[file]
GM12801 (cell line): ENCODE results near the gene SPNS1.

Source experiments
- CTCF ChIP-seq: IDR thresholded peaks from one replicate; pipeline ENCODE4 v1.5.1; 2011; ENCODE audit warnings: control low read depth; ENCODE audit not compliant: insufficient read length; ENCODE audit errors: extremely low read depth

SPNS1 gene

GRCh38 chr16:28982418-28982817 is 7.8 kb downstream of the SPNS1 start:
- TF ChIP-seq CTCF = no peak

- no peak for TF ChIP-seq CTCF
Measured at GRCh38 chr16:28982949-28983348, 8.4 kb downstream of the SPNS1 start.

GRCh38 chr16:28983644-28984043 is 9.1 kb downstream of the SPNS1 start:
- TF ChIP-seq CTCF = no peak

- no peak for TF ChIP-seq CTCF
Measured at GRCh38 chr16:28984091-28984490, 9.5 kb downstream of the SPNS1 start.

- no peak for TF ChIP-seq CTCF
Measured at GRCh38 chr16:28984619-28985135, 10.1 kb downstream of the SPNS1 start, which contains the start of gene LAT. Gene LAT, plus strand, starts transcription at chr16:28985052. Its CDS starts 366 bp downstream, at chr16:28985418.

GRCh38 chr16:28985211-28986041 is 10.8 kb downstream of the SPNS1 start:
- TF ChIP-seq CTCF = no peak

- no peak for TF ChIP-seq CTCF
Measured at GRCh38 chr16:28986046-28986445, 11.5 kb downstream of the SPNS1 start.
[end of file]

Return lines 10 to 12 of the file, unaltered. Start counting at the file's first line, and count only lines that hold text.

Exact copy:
- TF ChIP-seq CTCF = no peak

- no peak for TF ChIP-seq CTCF
Measured at GRCh38 chr16:28984091-28984490, 9.5 kb downstream of the SPNS1 start.